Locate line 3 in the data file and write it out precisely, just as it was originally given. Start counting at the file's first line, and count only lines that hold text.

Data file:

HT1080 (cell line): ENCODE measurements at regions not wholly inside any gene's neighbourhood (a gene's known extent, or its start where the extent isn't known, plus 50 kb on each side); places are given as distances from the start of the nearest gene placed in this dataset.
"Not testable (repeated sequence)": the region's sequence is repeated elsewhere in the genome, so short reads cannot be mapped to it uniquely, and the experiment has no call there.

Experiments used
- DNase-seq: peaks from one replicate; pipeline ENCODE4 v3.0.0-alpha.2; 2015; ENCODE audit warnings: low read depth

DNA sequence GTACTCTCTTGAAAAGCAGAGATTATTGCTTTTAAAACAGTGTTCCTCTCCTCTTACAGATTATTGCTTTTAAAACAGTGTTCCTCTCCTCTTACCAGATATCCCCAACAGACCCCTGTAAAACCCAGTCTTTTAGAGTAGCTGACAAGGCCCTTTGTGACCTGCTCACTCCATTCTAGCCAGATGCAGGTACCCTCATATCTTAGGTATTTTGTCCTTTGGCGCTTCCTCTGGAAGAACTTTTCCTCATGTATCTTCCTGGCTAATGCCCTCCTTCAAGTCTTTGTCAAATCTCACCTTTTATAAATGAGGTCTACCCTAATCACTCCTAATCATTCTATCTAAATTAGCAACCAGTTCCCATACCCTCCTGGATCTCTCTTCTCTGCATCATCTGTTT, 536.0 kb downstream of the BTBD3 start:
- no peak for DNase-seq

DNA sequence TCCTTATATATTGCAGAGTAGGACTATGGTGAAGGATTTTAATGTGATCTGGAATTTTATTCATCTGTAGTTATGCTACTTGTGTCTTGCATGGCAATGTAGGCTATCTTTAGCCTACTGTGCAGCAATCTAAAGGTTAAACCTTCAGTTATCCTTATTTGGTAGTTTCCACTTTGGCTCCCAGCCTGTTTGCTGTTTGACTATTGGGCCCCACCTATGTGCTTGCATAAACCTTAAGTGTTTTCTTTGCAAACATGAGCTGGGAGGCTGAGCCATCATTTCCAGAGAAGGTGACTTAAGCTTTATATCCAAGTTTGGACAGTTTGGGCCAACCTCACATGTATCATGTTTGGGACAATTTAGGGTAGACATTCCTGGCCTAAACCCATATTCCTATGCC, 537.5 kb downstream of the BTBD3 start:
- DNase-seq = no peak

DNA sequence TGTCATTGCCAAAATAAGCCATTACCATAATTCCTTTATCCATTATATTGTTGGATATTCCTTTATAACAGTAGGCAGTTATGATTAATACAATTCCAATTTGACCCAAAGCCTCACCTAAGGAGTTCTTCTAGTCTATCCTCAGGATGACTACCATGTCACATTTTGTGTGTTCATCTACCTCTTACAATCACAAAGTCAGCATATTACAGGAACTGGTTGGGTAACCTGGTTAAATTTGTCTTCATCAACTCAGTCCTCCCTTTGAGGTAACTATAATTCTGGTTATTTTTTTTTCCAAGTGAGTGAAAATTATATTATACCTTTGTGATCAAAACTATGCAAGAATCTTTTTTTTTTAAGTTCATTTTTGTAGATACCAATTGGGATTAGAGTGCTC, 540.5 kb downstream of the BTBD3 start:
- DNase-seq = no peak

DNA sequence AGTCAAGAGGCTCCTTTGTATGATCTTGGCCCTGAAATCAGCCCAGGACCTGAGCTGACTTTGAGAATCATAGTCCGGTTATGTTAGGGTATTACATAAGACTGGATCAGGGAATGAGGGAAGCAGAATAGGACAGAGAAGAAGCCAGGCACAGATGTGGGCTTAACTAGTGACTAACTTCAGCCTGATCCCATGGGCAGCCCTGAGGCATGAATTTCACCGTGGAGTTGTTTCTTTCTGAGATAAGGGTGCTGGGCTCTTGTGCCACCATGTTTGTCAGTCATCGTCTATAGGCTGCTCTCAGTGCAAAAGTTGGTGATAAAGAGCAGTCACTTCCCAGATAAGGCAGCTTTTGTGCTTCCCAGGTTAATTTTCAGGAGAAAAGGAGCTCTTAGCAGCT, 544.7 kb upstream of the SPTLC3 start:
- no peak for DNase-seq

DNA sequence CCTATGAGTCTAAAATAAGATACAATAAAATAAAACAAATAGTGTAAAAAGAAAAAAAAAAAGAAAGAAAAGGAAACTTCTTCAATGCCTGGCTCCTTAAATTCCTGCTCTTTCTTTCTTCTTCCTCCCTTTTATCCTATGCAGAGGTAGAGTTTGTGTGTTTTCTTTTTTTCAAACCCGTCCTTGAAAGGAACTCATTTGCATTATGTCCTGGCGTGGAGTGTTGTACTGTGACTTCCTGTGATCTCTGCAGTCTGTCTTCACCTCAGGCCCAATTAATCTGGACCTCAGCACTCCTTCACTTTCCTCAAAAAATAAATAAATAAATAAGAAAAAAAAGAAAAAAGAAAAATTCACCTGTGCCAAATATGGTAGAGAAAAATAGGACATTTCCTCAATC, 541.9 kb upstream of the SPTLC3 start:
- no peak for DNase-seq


Experiments used